Arthritis is a general term, there are actually a number of different types that can affect dogs. These include:
- Rheumatoid arthritis
- Infective arthritis
Osteoarthritis (OA), sometimes called degenerative joint disease (DJD), is the most prevalent and is the number one cause of chronic pain in dogs.
Osteoarthritis“A disorder of articular joints, characterised by degeneration and loss of articular cartilage (splitting and fragmentation) and the development of new bone on joint surfaces”
Without sounding like having just swallowed a text book, this basically means that any movable joint in a dog’s body can be affected by OA. Hips and elbows are two of the most common but other joints including shoulders, stifles (knees) and even the small interphalangeal joints of the toes can develop arthritis too.
Articular cartilage covers the ends of bones and allows them to glide smoothly against each other within a joint when a dog is moving around. This cartilage is a key component of OA. When the cartilage becomes worn or degraded with age then this can lead to inflammation and the joint becomes painful.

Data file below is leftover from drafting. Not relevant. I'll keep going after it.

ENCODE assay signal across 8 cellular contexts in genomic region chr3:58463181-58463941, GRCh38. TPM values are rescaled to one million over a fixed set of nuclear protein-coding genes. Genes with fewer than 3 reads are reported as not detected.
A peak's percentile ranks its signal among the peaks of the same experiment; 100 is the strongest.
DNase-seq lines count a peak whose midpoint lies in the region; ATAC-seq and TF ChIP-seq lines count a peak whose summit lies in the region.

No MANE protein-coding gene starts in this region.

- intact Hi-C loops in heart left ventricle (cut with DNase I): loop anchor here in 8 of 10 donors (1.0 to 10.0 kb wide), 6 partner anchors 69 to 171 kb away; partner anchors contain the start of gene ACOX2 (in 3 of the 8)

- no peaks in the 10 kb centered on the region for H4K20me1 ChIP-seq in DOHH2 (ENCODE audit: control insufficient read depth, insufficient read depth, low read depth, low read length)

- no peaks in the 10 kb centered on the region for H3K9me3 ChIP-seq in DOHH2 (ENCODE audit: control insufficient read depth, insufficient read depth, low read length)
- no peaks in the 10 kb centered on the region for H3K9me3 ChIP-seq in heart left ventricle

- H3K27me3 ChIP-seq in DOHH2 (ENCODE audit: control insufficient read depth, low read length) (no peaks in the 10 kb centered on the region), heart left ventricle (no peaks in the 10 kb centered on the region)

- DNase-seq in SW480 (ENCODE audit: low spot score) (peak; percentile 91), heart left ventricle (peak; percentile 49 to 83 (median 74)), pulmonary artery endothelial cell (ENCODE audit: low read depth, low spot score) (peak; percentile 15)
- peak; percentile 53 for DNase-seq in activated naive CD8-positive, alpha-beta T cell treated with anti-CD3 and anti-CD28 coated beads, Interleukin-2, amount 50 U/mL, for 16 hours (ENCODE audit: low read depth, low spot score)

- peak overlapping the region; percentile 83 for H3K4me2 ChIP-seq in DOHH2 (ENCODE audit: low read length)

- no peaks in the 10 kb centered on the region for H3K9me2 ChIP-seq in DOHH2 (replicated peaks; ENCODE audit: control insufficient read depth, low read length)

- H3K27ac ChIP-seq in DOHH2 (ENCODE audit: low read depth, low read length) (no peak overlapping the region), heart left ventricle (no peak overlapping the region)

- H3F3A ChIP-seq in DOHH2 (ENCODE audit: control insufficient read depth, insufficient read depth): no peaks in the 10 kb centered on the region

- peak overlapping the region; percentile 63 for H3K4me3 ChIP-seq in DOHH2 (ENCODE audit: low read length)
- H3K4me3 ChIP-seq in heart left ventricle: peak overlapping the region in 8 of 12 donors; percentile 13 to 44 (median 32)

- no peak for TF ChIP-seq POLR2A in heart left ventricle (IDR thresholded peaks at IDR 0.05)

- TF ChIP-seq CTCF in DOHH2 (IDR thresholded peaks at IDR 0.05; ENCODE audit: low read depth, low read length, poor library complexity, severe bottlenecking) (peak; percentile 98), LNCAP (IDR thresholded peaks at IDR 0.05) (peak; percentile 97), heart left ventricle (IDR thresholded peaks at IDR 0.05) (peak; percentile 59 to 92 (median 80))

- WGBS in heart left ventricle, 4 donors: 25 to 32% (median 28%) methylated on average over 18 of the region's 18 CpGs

There are also a number of other soft tissue structures that make up a joint including tendons, ligaments and membranes which are all contained with the joint capsule. The synovial membrane or synovium is like the inner lining of a joint and produces synovial fluid. This fluid helps reduce friction between articular cartilages on the ends of the bones. All these structures interact within a joint to enable it to function properly and therefore any changes to these structures are also involved with the pathology of OA – the scientific causes and effects of the disease.
Many dogs often develop OA secondary to another disease or injury. For example hip or elbow dysplasia where the joint is not correctly formed causing abnormal wear to the cartilage and bone. Or a traumatic injury that has caused damage to a joint could lead to secondary arthritis developing later down the line.